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Should we be concerned about the appearance of autonomous robots capable of self-replicating?

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British researchers have been working for several years on a project that looks like it came straight out of a science fiction novel. Indeed, it is a question of developing robots capable of self-replicating and of evolving without humans. The goal? Send these machines to hostile or unfamiliar environments.

Drawing inspiration from Darwinian evolution

Here is the scenario: an army of small autonomous robots able to reproduce without human help. They would also be able to evolve in order to become smarter. The human would then send them to unknown or hostile lands. This scenario is not from a sensational science fiction book or film, but is one that UK researchers have been working on for four years now. British computer scientist Emma Hart, from Napier University in Edinburgh (Scotland), is leading this project called Autonomous Robot Evolution (ARE). The latter was presented in 2019 at a conference of theIEEE Computational Intelligence Society. On February 2, 2021, the applicant published a column in The conversation here is a short excerpt:

“In the cosmos, what shape and size should the ideal robot take? Should he crawl or walk? What tools will it need to manipulate its environment and how will it survive extremes of pressure, temperature and chemical corrosion? “

As far as life on Earth is concerned, Darwinian evolution has provided the answers to these questions. When two individuals of a species reproduce, natural selection retains the most suitable genes for subsequent generations. Each living species on our planet has therefore evolved over time in order to adapt to its environment. It turns out that the ARE project is intended to resume the Darwinian process.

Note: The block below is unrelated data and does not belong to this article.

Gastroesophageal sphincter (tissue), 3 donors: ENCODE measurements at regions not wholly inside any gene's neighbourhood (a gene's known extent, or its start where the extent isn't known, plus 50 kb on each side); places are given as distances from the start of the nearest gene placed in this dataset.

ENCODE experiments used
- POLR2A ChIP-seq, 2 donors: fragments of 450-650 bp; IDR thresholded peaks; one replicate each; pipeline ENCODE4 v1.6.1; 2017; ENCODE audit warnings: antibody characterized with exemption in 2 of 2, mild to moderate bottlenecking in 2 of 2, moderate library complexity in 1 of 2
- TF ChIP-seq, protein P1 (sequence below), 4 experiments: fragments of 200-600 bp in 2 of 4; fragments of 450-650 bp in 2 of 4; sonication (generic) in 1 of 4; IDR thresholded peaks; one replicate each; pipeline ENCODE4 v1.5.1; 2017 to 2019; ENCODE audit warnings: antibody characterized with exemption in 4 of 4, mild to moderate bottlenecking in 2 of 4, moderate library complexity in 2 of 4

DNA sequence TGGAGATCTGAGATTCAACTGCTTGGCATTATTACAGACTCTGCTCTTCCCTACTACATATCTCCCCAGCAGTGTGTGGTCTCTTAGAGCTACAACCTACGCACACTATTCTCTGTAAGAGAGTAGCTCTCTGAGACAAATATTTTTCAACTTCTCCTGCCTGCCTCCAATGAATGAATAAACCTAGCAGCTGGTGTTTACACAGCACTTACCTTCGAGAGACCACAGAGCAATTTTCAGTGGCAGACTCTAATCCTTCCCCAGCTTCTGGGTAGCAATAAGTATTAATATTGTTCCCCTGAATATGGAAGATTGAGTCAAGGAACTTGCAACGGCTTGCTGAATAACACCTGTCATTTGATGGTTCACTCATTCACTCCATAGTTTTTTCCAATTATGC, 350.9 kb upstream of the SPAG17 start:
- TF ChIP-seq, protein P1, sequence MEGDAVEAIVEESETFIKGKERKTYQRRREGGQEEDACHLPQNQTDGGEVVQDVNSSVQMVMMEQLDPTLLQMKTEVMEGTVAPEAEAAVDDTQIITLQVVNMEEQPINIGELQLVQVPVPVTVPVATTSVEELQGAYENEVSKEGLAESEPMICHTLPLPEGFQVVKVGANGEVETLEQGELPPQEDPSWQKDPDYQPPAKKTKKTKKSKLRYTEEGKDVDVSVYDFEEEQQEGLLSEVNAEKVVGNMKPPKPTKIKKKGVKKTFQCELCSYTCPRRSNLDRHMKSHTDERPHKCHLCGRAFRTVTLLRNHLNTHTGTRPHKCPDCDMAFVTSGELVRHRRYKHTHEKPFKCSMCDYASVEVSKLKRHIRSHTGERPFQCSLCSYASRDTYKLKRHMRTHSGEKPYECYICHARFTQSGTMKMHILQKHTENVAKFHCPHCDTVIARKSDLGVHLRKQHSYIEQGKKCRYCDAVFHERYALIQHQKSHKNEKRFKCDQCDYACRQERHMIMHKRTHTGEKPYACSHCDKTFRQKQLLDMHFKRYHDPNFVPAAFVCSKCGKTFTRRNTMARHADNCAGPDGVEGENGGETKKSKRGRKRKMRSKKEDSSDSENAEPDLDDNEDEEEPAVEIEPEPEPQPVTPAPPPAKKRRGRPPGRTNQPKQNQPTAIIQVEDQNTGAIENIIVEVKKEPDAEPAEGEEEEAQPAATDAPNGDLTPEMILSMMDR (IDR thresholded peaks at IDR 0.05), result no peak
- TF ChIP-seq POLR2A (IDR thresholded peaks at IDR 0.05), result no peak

Emma Hart of Edinburgh Napier University.
Credit: IEEE Computational Intelligence Society

An accelerated process

“Parent” robots will combine their genes – or rather their computer code – to generate another 3D printed robot. However, the latter should in theory have better features than his parents. One difference is however noticeable. Where natural evolution takes millions of years, the process involving these robots would take just a few hours. In addition, the printing of the new robots as well as their assembly would occur without any human help.

According to those in charge of the ARE project, it will be a question of using this type of machine in the context of exploration or even the colonization of exoplanets, the mining of asteroids or the construction of lunar habitats. On Earth, these robots could be used for the exploration of oceanic rifts as well as for the dismantling of nuclear power plants. Let us mention in passing that NASA has a seat on the project’s advisory board.

Obviously, this scenario full of promises raises several questions. Indeed, we are talking about autonomous machines that self-replicate and evolve without any human intervention. The drifts could be numerous and could possibly threaten the human species.


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